Centrowitz and Hocker face off over 1,500 meters, Rogers hits ticket to Tokyo | Sports

On the 10th and final day of the US Olympic Team Trials at Hayward Field, nine Ducks made it to five finals for a chance to make it to Tokyo.

The men’s 1,500-meter, which included four Oregon athletes Colby Alexander, Sam Prakel, Cole Hocker and Matthew Centrowitz, was up to the task, even after a considerable delay due to the 100-plus-degree heat.

The riders were packed together without a clear leader for the majority of the race. At the start of the last lap, Centrowitz, the reigning Olympic champion, took the lead.

As they reached the last 200 yards, it looked like Centrowitz was going to take the top spot. At the last corner, it was the kick from NCAA Champion Hocker that propelled him into the race for first place. Hocker instantly took the distance between himself and Centrowitz as the two ran side by side for the final 50 yards.

As Hocker continued to get closer, he managed to lead Centrowitz by 0.06 seconds, beating the former UO and 2016 Olympic champion in three minutes and 35.28 seconds.

Crazy, crazy race, ”Centrowitz said. “Stacked all the way. We had everyone there, all the big names from this year, and you could feel the excitement at the start line as they introduced each individual. One of the most exciting races I have ever participated in. I didn’t know what to expect, fast or slow, so I had different race plans. They all implied me to be at the front.

He added, “Instead of trying to save a little more for the last 50, I just tried hitting him, and sure enough Cole had some other gear that I didn’t have.”

After crossing the finish line, Hocker raised his finger to his mouth in a movement of silence.

“There was a lot of negative talk there… and I just wanted to shut everyone up,” he said.

Centrowitz’s second place qualifies him for the US Olympic team and a trip to Tokyo where he will look to defend his 2016 gold medal. Hocker has yet to run the 800 meters at Olympic standards and will have to wait for the start of the next week to see if he will make the trip as well.

Hocker’s personal best of 3:35:28 Sunday night is just 0.28 seconds off the Olympic standard.

“I think my world rank right now is good enough to lock me in,” he said. “What I was told was that if I placed in the top 3 in practice, let alone win, that would be enough to secure my world ranking in the top 45. Which I think is the number equivalent to this standard. “

Alexander and Prakel finished eighth and ninth respectively.

Raevyn Rogers of Oregon clinched her ticket to the summer games, finishing second in the women’s 800 meters. Rogers’ kick propelled her to second place in the final 100 yards. She finished only behind 19-year-old sensation Athing Mu who recorded the second fastest time ever by an American.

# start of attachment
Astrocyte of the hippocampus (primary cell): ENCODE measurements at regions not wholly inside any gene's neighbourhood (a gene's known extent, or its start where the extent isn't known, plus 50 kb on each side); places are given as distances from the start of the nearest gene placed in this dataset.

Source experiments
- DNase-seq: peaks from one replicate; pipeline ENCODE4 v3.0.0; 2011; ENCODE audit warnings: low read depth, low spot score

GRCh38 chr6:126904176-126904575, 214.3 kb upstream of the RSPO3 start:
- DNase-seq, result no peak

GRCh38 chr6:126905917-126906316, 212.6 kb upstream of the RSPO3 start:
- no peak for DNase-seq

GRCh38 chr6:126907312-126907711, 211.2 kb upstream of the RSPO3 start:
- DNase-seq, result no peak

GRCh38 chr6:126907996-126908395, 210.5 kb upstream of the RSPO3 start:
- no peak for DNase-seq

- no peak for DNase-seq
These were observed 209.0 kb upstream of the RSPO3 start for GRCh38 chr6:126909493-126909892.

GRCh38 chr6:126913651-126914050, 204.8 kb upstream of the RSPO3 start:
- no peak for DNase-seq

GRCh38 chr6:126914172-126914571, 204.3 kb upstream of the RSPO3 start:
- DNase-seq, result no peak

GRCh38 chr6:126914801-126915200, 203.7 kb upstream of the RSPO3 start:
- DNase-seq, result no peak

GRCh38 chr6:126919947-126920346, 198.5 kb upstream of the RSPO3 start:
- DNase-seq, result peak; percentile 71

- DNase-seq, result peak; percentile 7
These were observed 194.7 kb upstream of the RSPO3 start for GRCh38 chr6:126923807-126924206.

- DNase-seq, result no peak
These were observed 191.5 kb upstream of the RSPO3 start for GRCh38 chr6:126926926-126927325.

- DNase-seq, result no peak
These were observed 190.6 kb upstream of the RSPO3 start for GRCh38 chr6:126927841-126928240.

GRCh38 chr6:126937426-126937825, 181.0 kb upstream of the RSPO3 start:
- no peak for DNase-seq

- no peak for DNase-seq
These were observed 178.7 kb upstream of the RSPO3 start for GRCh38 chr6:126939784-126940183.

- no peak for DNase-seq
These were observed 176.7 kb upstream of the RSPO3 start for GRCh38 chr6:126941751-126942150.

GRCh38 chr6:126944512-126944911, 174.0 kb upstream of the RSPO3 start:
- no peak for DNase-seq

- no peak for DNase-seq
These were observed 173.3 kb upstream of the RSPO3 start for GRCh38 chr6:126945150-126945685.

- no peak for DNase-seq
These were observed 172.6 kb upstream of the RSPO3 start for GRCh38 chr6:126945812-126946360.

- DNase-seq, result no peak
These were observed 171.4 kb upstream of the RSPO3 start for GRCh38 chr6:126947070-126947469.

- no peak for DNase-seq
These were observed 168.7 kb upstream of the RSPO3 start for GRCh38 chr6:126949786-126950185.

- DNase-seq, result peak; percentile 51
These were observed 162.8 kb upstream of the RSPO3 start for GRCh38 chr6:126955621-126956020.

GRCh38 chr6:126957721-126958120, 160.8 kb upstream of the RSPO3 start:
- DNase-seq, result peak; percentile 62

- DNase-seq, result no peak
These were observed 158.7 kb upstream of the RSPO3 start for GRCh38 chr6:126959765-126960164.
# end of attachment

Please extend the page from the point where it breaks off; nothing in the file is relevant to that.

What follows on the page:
“I just went over there and ran,” Rogers said. “Do whatever I had to do to move on to the next round. Prayed about it, executed. Do my part to get my place.”

Rogers was happy to spend the last few weeks in Eugene, a town where she left a remarkable impact.

“I’m happy to have my family from Oregon because TrackTown USA has become a big part of me, like seeing and being a part of the Hayward Tower,” she said. “My grandmother was delighted to see him and it is a heartwarming feeling to see him, it is an assurance of my faith especially to be placed at the top of the tower.”

The men’s 5,000-meter final kicked off on Sunday. Unfortunately, the two Ducks taking part in the event failed to qualify for the Olympics. Eric Jenkins in 10th place while Cooper Teare landed in fourth place with only one second separating him from a qualifying position.

“I was where I wanted to be,” Teare said. “I know these guys are crazy. It was far away. I put a shot with 300 to go and thought I might take them by surprise … I really wouldn’t do anything different. These guys are world class and to be still close to the finish with them I can’t be too sad.

Teare grabbed the potential qualifier, only to see it ripped off down the stretch.

“It’s a little bitter,” he said. “It was a class peloton, Olympians in there, so it’s really nice, for sure. There might still be an opportunity and I think I’m putting myself in a great position. I’m grateful to Coach Thomas for bringing me here in one piece and competing with these guys.

Jenkins was disappointed with his performance and remains unsure of his next steps. For now, he’s just going to keep running.

“Guess I’m going to cancel this hotel in Tokyo, eh?” I don’t know what the rest of the year is like, ”he said. “I’m going to sit down with my coach and my agent and set a schedule. I will continue to run.

The rest of Sunday’s events have been postponed until 8:30 p.m. due to excessive heat in the Eugene area.

Damarcus Simpson also represented Oregon in the men’s long jump. The former two-time champion Pac-12 recorded a season record of 26 feet, 1 inch and a lifetime record of 26-10.5. He fell just short of Olympic standard and was fourth in trials.

The last athlete from Oregon to compete in Sunday’s practice was Kyree King in the 200-meter, finishing seventh with a time of 20.30.

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